NOW: What happened next?


Amar: My lawyer just followed up on the charges against me. Surprisingly, more than a month after my release release, he found out that there was an arrest warrant in my name. However, I was sentenced in absentia. According to the legal procedure, I was never detained. When my lawyer told me this, it came to my mind that they did not make me sign any paper, not even the investigation proceedings. Currently, I am following up with my lawyer on this case and going to court sessions. I am avoiding going to any official institution, especially institutions related to General Security of the Lebanese Army. The incident traumatized me. I do not even dare to go to General Security to renew my passport. I am scared of being detained again and having the same thing happen.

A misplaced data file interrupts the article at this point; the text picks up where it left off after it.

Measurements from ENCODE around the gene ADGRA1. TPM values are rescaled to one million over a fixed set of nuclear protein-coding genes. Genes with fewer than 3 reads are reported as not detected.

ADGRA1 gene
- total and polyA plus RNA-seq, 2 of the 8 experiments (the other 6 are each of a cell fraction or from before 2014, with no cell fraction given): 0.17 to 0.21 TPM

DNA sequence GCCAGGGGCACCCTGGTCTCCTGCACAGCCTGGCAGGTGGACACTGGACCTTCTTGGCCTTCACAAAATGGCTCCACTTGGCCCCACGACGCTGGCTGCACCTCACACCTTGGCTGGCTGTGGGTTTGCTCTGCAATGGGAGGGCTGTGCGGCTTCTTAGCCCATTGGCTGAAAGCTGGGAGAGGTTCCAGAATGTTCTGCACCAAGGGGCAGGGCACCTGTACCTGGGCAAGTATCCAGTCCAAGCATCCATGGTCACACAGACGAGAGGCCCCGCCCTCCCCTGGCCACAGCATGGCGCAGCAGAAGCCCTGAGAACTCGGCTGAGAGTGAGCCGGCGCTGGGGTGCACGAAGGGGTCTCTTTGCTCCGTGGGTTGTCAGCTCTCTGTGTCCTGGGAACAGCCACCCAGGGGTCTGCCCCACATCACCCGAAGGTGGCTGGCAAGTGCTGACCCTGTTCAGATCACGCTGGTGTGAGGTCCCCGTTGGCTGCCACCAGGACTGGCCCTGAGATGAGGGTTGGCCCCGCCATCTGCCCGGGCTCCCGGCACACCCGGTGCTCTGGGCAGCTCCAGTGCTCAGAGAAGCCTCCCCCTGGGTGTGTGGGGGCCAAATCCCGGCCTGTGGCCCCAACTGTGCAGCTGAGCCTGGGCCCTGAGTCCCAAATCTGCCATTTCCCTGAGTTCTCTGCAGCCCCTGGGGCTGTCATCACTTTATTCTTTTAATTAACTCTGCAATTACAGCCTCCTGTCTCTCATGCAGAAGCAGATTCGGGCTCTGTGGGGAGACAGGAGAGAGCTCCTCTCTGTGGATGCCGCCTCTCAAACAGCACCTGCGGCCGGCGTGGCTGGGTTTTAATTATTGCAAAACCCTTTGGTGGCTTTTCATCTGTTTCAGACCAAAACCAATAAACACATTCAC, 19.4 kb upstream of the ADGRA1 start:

Myra Abdallah tweets @myraabdallah

“Do not get scared when you hear the voices of prisoners in the other room screaming. We do not usually beat people up, but now we are bored and we want to have some fun,” he said.

The next day, I receive a threatening message from someone from the Al-Masri family, known for being politically affiliated with Hezbollah. The third day, I got arrested.”

  • Hanibaal-Atheos

    This behavior is endemic to Lebanese security, which they learned from their Syrian masters. This behavior is what awaits leaders of the protest movement should their protests fail. The political-religious-security establishment has much to lose from a successful protest movement, and it will repress the movement with all its might. We are only at the beginning of what could be a very tortuous and dangerous road ahead. I foresee an eventual Sissi-like power grab by the security apparatus in collusion with the religious-political establishment. Lebanon is no different from Egypt or Syria or any other Arab state with a popular rebellion in its midst. In fact, Lebanon is much worse because of the plurality of its constituents, and the diversity within the protest movement is its Achilles heel because of the complexity of keeping the rebellion unified.

    September 5, 2015